Have you ever dreamed of playing in another state or even country? I’m sure you have. It’s a dream practically every DJ out there has the moment they get on the decks.
They see the headliners and even popular locals flying around the world to play, and want to be there themselves one day. ??Now you might think playing abroad is a privilege only set for those guaranteed to fill a club – but that’s not entirely true. What if I told you it could be easier than you think? Yes, with a little work and some ingenuity, you could play abroad too. Here’s how…
1. Pull the “no expenses” trick
The secret is to land DJ gigs that you can play while you’re on vacation. Put yourself in a promoter’s shoes?? for a second. If you’re promoting an event, you know it costs money, especially if you want to fly in an out-of-town act to play. Now imagine you were offered an out-of-town talent with no travel or hotel expenses? That’s the trick. You would be surprised how many smaller clubs, lounges and such would be open to a guy they’ve never heard of just because he’s not from their neck of the woods.
Now getting a promoter to pay for your flight and hotel is a massive challenge, and unfortunately you have to be a known name to get that far, but what about when you’re just planning on flying abroad on holiday, business trip, or just to visit family? You’re the one paying for the flight and hotel, so that expense is now not on a promoter, thus they would be far more open to pushing you as a big name from another city, state, or country.
The promoters know that many patrons would come out just out of curiosity?, so the booking is far more likely to happen. However, it takes more than just showing up with music and a smile…
2. Plan for success
So let’s say you’re planning on flying off to… we’ll say Belgium… to visit your aunt and stay there for a week or two. Your aunt is elderly so she will probably be in bed every night at 9pm, thus leaving you to your own devices in the overnight.
The very first step is to go online and start researching the scene in the areas you will be visiting. Look around for blogs, social media sites and groups, forums, and any websites for promoters and DJs local to those areas. Don’t just drop in with postings of “hey…looking for a gig”. No one will bother with you because you then come off like someone who could care less about their scene, but just are hoping for a quick hookup.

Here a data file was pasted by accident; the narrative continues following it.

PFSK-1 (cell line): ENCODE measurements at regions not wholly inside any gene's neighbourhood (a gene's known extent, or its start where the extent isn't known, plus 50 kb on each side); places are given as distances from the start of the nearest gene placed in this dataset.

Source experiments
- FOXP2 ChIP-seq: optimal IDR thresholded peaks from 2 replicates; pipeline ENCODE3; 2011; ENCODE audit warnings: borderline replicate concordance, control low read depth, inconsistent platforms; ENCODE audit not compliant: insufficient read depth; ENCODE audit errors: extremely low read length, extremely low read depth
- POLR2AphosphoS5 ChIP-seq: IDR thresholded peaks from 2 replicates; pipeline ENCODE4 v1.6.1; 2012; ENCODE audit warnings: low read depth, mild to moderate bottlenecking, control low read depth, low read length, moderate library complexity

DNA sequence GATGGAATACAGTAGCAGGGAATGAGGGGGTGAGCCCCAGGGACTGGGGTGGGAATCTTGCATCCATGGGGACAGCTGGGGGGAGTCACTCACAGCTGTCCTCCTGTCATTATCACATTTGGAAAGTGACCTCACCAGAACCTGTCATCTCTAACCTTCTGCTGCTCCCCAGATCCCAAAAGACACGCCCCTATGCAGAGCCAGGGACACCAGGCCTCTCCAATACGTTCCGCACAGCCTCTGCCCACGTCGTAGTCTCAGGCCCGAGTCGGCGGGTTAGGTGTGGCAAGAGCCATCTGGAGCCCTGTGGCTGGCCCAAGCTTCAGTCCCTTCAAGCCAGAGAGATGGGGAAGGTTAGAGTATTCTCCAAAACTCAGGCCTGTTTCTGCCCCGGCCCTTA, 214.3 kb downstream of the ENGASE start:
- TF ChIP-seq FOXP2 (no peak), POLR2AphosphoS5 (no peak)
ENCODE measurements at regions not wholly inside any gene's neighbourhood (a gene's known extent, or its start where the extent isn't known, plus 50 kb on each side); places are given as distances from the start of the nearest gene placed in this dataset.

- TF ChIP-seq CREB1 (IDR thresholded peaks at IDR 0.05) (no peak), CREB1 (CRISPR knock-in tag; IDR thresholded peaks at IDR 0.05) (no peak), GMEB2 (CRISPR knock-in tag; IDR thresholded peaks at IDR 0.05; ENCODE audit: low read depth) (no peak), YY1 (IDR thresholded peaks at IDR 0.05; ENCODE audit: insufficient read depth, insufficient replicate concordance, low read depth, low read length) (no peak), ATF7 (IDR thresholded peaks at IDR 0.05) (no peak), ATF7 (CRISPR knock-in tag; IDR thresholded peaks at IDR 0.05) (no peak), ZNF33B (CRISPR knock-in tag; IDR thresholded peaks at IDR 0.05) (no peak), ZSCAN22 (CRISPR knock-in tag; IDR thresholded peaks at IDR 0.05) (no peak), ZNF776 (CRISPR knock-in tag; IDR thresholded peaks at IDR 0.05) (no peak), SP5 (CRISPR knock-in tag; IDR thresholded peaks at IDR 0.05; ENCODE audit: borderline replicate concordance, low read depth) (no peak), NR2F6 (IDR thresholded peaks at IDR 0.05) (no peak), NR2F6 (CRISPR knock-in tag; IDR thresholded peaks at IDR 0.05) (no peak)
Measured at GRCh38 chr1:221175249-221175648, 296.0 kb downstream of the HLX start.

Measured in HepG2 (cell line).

Instead, g?et to know their scene and their people. Believe me, I plan trips months in advance, so if you do the same you’ll have time. Chat it up with the DJs, find out who’s throwing events you might be into, and take part in their community online. If anyone inquires about what you’re doing there on their internet space, just mention you’re coming out and wanted to get to know the scene. This is no different than networking in your own neck of the woods. Go through the same motions, but do your detective work on who’s running what.
3. Start promoting
Of course I expect you’ll be posting mixes and new productions to these people as time passes, but as things get to a month or two before your trip, it’s now time to make a move. Send an email out to every promoter you’re interested in, and every DJ who is a resident at venues you might want to play at. State that you will be in their city from your arrival date to departure date, and you’re available for bookings.
Include a link to your website, electronic press kit, and a demo mix. They will be smart enough to understand that you’ll be there, which means they won’t have to pay to fly you there or shelter you, but you should still try to negotiate payment for your time if you can swing it. ??Can this work? Yes. You might not land the big Saturday night headlining spot at the biggest club, but many weeknight promoters will be more open to you simply because as I said, you’re from out of town, and they can promote that like they flew in a big name.
If you regularly promote events in your city, another idea would be to contact DJs and offer a trade. They give you a spot to play, and you’ll give them one if they come to your city (at their expense). This does work, and many not-so-known DJs who are promoters have played all over this way.
4. No success? Get on the blag